Deep divisions over Syria are surfacing, not only among world leaders and lawmakers, but among people of our war-weary nation.
We asked a local political expert to shed some light on this polarizing issue.
Dr. Tim Schorn is a USD professor and expert in international studies. Having spent time in a number of Middle Eastern countries and having spent years on studying overseas affairs, he knows what he's talking about.
Dr. Schorn has been keeping a watchful eye on the unrest in Syria but he says it's no surprise.
"We can expect the Assad Regime can escalate its response to what the opposition forces are doing. The fact that the Assad regime has so many weapons at their disposal, we can assume it's inevitable the chemical weapons were going to be used," Dr. Tim Schorn said.
A large-scale attack using, what Dr. Schorn calls indiscriminate weapons, wasn't something international communities could ignore... especially President Obama.
"I think the fact he announced he was willing to use military force was not necessarily a surprise but then he took a little step back and say, first, he wants to consult with Congress did make it look like there was more doubt in his mind," Dr. Schorn said.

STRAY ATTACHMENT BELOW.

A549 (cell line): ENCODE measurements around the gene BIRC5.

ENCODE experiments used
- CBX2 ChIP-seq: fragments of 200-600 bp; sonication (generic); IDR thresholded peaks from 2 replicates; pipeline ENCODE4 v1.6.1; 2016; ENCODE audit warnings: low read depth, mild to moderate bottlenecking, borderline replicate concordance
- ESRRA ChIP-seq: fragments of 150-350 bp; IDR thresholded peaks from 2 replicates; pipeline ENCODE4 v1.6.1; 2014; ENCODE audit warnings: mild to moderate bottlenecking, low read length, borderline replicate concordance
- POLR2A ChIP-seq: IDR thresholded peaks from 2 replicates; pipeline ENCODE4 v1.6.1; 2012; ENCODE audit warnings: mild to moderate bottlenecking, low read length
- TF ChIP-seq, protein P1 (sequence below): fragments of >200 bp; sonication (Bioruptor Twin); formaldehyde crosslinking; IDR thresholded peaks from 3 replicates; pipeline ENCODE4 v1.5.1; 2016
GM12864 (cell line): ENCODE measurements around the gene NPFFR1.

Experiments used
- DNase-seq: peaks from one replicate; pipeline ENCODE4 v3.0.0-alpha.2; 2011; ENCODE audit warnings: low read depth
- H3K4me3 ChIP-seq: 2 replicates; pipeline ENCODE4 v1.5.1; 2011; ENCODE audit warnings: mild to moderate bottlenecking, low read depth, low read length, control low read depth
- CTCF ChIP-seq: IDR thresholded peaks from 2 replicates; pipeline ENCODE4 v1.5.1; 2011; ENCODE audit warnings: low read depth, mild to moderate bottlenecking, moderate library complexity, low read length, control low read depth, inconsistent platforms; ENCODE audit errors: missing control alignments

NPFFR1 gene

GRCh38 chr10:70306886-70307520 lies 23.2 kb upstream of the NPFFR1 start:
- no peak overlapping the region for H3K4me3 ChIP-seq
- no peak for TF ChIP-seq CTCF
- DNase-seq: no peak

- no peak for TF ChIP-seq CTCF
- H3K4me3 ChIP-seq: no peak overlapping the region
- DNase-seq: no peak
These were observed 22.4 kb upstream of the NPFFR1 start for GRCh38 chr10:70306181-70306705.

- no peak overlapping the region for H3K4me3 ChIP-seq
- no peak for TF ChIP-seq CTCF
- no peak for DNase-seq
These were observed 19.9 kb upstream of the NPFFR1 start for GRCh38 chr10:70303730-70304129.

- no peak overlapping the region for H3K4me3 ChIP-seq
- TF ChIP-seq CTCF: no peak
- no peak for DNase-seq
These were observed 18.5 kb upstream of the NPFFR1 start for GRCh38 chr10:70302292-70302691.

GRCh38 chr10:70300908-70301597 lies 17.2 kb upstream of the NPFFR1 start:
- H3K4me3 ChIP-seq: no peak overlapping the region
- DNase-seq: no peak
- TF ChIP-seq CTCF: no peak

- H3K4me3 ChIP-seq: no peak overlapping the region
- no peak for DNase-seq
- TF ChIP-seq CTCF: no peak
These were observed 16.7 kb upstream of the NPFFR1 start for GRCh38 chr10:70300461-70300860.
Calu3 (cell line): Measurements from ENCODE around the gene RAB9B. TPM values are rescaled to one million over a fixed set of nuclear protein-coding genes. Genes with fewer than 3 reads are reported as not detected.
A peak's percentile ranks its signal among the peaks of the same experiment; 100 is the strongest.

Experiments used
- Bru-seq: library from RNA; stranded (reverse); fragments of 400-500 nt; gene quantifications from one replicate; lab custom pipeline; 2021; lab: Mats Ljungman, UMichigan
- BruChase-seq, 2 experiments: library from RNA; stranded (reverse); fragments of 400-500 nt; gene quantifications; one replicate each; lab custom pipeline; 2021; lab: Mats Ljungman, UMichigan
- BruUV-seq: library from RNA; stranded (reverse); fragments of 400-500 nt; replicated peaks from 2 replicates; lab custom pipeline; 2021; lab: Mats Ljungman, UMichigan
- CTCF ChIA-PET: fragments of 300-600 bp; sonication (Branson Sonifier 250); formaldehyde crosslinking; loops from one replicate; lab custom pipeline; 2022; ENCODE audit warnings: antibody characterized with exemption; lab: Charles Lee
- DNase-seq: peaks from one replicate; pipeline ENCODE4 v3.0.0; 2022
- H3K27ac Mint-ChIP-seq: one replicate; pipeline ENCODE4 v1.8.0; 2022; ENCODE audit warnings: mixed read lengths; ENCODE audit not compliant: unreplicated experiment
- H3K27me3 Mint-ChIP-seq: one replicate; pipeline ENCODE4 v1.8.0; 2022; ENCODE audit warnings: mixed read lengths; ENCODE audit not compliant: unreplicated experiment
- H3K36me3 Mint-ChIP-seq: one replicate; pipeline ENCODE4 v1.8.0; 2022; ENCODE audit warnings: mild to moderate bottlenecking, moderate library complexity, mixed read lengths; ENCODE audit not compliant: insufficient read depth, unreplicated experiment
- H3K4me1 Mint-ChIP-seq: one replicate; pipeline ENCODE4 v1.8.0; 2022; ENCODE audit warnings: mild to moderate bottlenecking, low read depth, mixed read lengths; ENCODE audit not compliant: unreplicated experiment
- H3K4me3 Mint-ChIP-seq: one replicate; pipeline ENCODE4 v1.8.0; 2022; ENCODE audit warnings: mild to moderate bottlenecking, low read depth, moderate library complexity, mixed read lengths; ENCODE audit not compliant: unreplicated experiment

Now, it's up to Congress.
"If he's going to take this step and find himself leading American forces into war again, he wants to know Washington is behind him, especially members of congress," he said. "The question becomes: how long does the strike last? Are we going to launch cruise missiles to take out particular elements of the Assad Regime as a slap on the wrist... A more prolonged strike where we attempt to degrade..."
He says those answers will come with time.
"I think something we have to realize is that we don't know what exactly will happen, the after effects and we'll just have to watch and wait," Dr. Schorn said.
If congress votes in favor of an attack, Dr. Schorn says both sides have enough weapons, are dug in strong and this could be a fight that would last well into the foreseeable future.
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